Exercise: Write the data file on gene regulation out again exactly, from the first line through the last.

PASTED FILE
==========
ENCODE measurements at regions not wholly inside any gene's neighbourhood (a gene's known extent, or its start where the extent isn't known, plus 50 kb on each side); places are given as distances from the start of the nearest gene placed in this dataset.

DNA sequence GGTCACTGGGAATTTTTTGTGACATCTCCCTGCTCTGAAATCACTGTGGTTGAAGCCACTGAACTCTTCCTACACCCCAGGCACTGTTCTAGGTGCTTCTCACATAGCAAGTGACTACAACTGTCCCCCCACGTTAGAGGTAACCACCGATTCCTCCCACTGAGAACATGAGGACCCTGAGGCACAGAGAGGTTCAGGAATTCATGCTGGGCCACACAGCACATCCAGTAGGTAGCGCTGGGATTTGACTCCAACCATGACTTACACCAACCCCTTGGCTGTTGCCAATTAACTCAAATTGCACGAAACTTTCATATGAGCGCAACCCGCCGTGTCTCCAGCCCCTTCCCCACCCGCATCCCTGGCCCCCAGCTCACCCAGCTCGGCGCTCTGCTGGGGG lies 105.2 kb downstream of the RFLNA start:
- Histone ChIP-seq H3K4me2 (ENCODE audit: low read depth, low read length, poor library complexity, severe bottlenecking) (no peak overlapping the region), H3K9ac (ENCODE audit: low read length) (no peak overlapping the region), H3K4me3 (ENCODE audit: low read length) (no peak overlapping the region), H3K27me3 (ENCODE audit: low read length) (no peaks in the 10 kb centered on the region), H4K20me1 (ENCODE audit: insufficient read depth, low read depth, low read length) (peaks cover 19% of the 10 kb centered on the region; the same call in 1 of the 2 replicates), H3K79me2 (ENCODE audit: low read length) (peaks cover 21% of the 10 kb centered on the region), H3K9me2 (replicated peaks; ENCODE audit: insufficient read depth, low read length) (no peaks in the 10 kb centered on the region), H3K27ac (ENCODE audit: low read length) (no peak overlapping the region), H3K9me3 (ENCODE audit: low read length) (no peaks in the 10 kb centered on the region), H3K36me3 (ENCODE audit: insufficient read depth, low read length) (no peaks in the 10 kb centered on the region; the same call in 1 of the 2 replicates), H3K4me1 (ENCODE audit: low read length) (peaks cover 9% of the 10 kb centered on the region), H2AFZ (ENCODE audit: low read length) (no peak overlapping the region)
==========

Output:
ENCODE measurements at regions not wholly inside any gene's neighbourhood (a gene's known extent, or its start where the extent isn't known, plus 50 kb on each side); places are given as distances from the start of the nearest gene placed in this dataset.

DNA sequence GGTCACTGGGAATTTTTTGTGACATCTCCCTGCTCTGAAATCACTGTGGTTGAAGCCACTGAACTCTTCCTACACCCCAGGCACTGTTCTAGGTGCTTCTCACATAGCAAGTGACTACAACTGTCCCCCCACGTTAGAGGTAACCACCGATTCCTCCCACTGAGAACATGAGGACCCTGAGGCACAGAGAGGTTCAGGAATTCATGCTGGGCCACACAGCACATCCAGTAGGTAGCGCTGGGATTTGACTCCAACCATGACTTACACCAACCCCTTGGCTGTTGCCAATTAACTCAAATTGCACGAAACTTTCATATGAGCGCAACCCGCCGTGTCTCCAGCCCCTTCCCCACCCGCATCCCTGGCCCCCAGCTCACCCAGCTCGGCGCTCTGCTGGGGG lies 105.2 kb downstream of the RFLNA start:
- Histone ChIP-seq H3K4me2 (ENCODE audit: low read depth, low read length, poor library complexity, severe bottlenecking) (no peak overlapping the region), H3K9ac (ENCODE audit: low read length) (no peak overlapping the region), H3K4me3 (ENCODE audit: low read length) (no peak overlapping the region), H3K27me3 (ENCODE audit: low read length) (no peaks in the 10 kb centered on the region), H4K20me1 (ENCODE audit: insufficient read depth, low read depth, low read length) (peaks cover 19% of the 10 kb centered on the region; the same call in 1 of the 2 replicates), H3K79me2 (ENCODE audit: low read length) (peaks cover 21% of the 10 kb centered on the region), H3K9me2 (replicated peaks; ENCODE audit: insufficient read depth, low read length) (no peaks in the 10 kb centered on the region), H3K27ac (ENCODE audit: low read length) (no peak overlapping the region), H3K9me3 (ENCODE audit: low read length) (no peaks in the 10 kb centered on the region), H3K36me3 (ENCODE audit: insufficient read depth, low read length) (no peaks in the 10 kb centered on the region; the same call in 1 of the 2 replicates), H3K4me1 (ENCODE audit: low read length) (peaks cover 9% of the 10 kb centered on the region), H2AFZ (ENCODE audit: low read length) (no peak overlapping the region)